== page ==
ON APPEAL FROM THE UNITED STATES DISTRICT COURT FOR THE WESTERN DISTRICT OF PENNSYLVANIA. (D.C. Criminal No. 92-00183).
Before: Becker and Alito, Circuit Judges, and Brody, District Judge * * The Honorable Anita B. Brody, United States District Judge for the Eastern District of Pennsylvania, sitting by designation.
David Fields has appealed his conviction and sentence for violations of the federal drug laws. He argues that his indictment should have been dismissed under the Speedy Trial Act, 18 U.S.C. § 3161 et seq., and that the district court erred in calculating his sentence. We affirm the defendant's conviction, but we vacate his sentence and remand for resentencing pursuant to United States v. Rodriguez, 975 F.2d 999 (3d Cir. 1992).
On September 17, 1992, the defendant was indicted in the Western District of Pennsylvania for (count one) possession, with the intent to distribute, of less than 100 grams of heroin, in violation of 21 U.S.C. § 841(a)(1); (count two) possession, with intent to distribute, of less than 100 grams of heroin within 1000 feet of a public school or playground, in violation of 21 U.S.C. § 860(a); and (count three) use of a person under 18 years of age to deliver heroin, in violation of 21 U.S.C. § 861(a)(1). On September 25, the defendant was taken before a magistrate Judge in Pittsburgh for an initial appearance. On October 6, the defendant's attorney moved for an extension of the time for filing pretrial motions under the local rules, and on October 7 the district court granted an extension until October 24, which was a Saturday (thus making those motions due on Monday, October 26). The order granting the extension stated:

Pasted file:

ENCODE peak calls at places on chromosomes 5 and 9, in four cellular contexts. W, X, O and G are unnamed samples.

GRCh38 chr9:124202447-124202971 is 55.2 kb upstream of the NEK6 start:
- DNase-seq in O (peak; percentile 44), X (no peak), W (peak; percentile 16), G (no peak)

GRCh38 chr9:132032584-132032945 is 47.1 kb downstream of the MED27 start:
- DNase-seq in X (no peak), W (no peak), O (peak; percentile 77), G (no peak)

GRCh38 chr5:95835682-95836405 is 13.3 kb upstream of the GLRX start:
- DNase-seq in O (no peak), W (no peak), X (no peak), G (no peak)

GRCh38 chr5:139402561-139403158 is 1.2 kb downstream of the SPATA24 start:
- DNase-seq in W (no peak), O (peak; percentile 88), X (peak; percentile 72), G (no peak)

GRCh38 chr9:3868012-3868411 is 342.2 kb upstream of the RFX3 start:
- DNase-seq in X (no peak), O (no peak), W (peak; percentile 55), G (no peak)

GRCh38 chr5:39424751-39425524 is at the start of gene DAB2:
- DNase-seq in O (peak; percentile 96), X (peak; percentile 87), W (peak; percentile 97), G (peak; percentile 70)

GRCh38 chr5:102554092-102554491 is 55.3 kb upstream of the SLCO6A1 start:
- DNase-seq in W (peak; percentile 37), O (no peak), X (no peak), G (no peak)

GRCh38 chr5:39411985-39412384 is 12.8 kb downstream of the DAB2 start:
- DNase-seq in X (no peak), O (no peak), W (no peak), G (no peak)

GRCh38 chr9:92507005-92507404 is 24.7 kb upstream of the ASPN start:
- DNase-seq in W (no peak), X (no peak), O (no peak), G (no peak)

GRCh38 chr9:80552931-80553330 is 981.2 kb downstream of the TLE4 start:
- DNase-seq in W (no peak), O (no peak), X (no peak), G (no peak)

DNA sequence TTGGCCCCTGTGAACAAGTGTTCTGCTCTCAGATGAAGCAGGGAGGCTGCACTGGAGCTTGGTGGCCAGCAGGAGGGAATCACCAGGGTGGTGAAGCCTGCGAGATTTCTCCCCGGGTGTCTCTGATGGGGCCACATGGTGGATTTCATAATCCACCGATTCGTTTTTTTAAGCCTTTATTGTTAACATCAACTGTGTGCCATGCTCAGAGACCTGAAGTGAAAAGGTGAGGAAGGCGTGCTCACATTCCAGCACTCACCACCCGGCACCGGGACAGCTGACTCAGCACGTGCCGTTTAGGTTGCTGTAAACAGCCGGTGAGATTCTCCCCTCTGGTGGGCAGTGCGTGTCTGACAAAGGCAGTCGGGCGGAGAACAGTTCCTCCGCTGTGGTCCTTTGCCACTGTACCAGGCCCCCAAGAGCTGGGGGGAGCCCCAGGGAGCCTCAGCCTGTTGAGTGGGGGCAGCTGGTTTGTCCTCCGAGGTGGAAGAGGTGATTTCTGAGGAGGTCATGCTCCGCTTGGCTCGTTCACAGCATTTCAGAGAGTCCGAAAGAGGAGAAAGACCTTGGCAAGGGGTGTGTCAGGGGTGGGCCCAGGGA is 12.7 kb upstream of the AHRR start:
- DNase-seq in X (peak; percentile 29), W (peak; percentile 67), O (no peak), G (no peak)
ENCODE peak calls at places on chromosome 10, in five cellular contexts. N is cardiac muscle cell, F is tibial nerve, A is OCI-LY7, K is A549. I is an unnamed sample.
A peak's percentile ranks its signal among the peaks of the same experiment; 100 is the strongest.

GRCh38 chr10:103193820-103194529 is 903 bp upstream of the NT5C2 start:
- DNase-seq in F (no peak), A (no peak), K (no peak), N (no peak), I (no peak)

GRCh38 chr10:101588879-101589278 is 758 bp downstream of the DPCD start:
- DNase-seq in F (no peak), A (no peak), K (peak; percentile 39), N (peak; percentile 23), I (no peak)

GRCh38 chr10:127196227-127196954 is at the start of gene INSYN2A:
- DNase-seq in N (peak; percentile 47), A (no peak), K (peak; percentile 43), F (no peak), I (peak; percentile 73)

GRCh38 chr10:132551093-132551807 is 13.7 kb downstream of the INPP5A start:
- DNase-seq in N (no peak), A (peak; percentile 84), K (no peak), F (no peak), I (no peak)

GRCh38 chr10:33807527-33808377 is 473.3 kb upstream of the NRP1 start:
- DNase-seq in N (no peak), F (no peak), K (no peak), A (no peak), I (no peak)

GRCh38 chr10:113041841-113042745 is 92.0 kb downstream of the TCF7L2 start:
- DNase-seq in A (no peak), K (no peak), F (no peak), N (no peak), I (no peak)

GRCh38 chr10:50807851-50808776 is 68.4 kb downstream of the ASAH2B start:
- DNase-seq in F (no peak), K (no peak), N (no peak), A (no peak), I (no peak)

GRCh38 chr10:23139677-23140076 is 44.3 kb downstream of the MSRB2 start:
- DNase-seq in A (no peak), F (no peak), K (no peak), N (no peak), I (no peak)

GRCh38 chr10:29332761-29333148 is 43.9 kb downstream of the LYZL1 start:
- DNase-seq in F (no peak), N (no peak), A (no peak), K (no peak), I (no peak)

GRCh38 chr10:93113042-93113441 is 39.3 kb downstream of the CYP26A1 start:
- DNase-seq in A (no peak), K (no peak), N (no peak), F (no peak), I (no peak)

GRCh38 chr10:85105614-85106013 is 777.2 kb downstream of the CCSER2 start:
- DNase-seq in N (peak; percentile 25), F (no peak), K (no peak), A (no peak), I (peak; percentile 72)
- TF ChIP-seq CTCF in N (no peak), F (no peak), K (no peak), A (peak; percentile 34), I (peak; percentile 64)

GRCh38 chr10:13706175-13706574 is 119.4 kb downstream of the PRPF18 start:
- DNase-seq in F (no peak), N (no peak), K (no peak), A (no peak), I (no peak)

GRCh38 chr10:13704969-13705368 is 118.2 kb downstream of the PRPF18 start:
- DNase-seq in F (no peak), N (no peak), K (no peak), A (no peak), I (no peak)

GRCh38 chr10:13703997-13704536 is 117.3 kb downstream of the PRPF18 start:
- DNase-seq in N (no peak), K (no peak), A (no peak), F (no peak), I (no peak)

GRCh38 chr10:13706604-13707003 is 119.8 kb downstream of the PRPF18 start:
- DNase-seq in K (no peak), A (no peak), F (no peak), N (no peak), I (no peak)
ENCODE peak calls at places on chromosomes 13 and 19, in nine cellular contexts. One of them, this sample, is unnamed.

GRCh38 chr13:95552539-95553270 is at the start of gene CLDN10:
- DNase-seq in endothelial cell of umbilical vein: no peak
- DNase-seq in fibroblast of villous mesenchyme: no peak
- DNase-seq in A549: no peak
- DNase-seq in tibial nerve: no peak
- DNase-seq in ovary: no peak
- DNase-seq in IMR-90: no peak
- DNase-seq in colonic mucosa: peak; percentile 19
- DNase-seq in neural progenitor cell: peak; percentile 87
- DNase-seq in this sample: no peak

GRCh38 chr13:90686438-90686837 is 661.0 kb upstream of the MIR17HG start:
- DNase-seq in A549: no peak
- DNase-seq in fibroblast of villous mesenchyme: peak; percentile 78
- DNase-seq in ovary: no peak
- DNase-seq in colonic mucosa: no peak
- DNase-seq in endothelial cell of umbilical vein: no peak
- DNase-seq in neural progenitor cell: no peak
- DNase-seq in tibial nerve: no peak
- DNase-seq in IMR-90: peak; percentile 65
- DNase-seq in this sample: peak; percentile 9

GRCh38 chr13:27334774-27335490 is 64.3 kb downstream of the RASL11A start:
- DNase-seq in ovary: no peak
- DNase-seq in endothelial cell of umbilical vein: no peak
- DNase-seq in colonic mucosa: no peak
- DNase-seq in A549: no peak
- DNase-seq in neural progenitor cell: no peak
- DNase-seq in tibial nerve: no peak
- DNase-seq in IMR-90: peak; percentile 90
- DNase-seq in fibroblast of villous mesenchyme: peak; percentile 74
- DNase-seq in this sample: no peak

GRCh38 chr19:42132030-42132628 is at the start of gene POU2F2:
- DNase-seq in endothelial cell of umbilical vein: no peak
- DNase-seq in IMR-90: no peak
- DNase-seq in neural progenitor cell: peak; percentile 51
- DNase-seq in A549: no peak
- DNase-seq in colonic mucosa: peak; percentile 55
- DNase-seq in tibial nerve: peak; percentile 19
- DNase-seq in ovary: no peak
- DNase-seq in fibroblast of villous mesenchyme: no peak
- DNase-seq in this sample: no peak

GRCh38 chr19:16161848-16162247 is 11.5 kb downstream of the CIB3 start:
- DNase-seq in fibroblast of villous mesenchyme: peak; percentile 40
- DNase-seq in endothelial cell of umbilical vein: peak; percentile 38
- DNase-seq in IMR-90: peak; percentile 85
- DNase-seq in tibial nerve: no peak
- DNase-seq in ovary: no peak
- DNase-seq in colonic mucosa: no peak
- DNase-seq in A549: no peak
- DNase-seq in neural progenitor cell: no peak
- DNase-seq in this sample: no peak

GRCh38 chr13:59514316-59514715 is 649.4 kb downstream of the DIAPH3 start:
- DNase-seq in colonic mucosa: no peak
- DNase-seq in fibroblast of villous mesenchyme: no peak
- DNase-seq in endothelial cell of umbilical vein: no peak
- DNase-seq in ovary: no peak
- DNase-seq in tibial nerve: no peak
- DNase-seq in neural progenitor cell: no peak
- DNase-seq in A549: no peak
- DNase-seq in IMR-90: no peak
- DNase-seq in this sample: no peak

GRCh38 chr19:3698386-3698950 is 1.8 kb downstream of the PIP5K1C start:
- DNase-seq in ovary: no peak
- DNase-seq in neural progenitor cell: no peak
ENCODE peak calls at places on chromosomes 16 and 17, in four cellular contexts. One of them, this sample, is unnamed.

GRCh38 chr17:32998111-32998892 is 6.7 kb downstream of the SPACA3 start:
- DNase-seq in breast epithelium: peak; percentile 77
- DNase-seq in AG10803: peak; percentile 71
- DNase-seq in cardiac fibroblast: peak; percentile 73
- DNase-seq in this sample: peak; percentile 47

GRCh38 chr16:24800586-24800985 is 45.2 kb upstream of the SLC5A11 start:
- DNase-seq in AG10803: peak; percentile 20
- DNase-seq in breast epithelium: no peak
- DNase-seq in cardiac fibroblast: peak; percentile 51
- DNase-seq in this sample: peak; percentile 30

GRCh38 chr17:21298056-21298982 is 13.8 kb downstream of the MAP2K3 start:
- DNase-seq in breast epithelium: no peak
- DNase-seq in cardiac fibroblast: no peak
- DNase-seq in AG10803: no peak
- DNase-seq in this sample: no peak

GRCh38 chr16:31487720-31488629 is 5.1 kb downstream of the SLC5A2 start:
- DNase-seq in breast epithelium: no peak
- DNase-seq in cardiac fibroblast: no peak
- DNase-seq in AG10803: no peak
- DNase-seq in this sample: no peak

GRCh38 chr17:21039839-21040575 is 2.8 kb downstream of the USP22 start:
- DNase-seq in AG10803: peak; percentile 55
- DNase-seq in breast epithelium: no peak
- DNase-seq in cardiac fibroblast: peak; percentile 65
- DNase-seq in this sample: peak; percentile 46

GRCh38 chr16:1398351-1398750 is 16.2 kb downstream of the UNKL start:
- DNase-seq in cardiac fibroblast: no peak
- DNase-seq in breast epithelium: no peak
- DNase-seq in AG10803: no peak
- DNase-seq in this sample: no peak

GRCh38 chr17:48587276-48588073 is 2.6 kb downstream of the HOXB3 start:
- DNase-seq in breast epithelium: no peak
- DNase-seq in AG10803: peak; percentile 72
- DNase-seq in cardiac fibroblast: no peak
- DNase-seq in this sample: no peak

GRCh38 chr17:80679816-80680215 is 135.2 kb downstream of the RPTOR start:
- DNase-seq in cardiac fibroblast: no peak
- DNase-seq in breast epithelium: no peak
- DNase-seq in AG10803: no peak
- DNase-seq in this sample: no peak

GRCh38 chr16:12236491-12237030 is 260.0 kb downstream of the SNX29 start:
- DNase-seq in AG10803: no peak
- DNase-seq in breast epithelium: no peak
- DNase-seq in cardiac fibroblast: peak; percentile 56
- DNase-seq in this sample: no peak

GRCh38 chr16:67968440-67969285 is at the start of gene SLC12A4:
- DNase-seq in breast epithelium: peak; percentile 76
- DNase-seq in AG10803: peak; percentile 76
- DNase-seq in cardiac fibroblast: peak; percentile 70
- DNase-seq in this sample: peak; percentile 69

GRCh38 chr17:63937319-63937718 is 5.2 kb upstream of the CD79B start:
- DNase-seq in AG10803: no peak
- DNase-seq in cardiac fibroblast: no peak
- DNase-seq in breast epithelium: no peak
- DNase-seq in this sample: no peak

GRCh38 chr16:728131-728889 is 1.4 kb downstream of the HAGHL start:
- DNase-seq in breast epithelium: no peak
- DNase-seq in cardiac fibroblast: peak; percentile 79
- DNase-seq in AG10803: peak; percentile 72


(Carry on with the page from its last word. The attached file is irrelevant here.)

IT IS FURTHER ORDERED that the extended time period within which defendant may file pretrial motions be excluded under Title 18 U.S.C. § 3161 (h)(8)(A), since the court finds that the additional period is necessary to enable counsel for the defendant adequately to investigate and prepare pretrial motions.*fn1
A change of plea hearing was subsequently requested, and because the Judge to whom the case had initially been assigned was involved in a trial in Erie, another Judge agreed to preside at that hearing on December 10. Due to a severe snowstorm, however, the case agent was unable to attend the hearing in Pittsburgh on that date, and the case was then listed for Disposition, by trial or the entry of a guilty plea, on December 16.